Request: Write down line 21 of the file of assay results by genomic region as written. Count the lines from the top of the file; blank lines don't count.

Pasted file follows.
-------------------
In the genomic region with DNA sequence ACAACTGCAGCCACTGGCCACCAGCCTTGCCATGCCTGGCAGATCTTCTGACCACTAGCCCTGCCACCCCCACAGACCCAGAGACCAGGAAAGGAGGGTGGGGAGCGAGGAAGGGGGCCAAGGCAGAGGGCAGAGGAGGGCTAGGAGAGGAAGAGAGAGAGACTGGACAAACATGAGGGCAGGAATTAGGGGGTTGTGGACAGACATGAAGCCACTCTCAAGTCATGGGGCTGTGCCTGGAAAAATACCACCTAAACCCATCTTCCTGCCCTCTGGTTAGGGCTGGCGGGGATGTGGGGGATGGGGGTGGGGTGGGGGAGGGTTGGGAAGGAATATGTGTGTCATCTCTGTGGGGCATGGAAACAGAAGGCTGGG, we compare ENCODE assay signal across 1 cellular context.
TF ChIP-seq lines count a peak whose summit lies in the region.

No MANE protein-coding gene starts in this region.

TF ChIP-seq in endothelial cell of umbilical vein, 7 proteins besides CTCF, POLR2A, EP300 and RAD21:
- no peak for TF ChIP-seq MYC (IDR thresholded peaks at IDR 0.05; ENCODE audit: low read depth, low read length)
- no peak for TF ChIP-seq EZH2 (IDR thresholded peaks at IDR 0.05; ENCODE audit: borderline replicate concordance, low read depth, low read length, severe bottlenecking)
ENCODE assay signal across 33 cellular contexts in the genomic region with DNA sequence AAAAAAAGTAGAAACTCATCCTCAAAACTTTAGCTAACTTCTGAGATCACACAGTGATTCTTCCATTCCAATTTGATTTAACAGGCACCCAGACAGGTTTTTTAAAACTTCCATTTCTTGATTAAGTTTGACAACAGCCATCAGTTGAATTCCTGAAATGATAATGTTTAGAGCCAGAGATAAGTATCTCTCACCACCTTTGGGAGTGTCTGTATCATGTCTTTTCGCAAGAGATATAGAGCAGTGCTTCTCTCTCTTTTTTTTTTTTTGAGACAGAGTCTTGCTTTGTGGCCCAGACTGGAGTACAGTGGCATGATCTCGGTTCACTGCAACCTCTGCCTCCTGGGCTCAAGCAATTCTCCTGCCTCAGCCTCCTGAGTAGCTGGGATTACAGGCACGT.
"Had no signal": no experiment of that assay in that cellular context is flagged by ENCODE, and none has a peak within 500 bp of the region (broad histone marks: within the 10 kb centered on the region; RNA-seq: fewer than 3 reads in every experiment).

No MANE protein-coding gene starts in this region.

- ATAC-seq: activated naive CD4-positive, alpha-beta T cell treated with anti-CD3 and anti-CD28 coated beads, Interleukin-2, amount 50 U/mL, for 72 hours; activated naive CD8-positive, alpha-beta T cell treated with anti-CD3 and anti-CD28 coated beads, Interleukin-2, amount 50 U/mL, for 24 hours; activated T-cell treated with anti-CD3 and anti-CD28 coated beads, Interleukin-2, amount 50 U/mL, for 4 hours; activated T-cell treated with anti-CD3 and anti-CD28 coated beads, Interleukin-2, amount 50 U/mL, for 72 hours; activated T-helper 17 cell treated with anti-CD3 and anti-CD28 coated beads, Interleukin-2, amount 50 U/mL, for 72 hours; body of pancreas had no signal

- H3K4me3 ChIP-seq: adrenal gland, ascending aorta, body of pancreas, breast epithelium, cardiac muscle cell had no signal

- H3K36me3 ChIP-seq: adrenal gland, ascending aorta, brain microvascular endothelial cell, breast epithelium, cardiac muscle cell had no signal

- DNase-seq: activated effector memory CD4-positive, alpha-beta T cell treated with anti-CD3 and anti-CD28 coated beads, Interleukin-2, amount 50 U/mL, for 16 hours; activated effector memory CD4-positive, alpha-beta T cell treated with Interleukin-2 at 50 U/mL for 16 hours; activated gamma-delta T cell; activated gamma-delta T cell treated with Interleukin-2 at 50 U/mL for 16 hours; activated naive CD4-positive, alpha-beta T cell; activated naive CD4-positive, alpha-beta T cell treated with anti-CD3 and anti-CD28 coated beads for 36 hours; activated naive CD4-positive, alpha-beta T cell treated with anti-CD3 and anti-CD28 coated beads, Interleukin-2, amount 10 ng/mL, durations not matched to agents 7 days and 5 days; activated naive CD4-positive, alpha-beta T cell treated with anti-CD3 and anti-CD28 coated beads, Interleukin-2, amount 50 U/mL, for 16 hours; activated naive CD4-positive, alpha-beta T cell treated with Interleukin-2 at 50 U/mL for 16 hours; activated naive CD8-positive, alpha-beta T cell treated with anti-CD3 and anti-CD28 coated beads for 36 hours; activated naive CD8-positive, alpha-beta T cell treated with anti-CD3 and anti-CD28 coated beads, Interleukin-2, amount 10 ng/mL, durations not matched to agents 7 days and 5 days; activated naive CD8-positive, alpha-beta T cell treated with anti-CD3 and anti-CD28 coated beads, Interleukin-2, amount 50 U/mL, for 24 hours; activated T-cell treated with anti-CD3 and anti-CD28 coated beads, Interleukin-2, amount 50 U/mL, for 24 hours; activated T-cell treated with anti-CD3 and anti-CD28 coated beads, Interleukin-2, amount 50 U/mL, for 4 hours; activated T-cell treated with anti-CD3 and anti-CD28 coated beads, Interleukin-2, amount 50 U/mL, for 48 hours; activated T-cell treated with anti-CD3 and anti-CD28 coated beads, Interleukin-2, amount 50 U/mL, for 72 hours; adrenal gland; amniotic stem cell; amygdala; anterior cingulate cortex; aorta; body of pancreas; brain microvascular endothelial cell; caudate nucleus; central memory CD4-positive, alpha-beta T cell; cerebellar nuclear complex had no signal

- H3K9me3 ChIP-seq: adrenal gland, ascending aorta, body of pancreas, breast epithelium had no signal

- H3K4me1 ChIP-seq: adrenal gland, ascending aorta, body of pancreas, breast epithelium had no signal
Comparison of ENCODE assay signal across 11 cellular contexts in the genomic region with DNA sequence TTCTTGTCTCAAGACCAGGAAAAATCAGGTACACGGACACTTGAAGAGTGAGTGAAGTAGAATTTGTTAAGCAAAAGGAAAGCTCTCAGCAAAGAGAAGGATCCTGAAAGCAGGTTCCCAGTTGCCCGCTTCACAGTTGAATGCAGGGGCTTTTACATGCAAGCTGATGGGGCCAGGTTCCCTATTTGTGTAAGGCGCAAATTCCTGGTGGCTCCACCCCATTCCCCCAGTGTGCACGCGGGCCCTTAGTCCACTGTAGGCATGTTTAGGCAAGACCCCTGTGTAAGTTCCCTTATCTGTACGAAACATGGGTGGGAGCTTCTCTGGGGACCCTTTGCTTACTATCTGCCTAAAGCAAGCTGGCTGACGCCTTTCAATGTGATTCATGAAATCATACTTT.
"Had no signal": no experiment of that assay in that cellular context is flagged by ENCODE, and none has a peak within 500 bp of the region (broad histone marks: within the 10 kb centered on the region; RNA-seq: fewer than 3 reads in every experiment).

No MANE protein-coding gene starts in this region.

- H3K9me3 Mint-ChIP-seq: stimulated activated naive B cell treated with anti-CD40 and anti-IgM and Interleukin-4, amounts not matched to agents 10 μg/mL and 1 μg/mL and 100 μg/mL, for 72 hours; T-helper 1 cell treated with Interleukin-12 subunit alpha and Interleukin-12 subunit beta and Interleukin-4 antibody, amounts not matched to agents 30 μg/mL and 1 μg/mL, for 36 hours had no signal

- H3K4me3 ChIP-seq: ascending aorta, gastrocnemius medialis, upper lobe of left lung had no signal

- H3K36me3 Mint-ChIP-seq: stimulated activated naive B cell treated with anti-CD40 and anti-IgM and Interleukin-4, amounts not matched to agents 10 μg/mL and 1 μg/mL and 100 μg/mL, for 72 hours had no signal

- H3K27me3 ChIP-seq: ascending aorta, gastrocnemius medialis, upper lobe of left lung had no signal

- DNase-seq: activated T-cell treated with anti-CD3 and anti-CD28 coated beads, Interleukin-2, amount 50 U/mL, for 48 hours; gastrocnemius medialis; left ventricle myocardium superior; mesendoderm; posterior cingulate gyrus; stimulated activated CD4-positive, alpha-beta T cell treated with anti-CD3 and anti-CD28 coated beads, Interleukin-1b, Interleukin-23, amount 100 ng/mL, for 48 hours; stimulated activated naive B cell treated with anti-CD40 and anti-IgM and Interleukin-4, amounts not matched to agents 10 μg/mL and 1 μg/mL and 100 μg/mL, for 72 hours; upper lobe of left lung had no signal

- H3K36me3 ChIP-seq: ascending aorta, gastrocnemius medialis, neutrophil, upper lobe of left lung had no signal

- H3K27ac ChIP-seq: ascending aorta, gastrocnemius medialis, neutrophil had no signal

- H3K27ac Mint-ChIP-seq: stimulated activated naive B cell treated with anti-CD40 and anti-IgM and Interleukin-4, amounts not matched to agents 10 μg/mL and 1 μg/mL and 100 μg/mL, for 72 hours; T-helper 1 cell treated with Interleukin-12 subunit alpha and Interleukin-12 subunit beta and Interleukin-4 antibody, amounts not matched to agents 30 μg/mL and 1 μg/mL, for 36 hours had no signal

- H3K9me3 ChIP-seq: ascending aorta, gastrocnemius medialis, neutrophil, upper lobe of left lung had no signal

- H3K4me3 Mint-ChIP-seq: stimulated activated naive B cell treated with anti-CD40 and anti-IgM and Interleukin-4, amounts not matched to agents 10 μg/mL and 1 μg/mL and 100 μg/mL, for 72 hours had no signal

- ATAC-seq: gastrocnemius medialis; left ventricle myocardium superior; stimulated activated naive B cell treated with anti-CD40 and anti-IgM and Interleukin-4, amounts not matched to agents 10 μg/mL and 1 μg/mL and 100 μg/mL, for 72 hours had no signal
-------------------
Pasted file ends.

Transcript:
- H3K36me3 Mint-ChIP-seq: stimulated activated naive B cell treated with anti-CD40 and anti-IgM and Interleukin-4, amounts not matched to agents 10 μg/mL and 1 μg/mL and 100 μg/mL, for 72 hours had no signal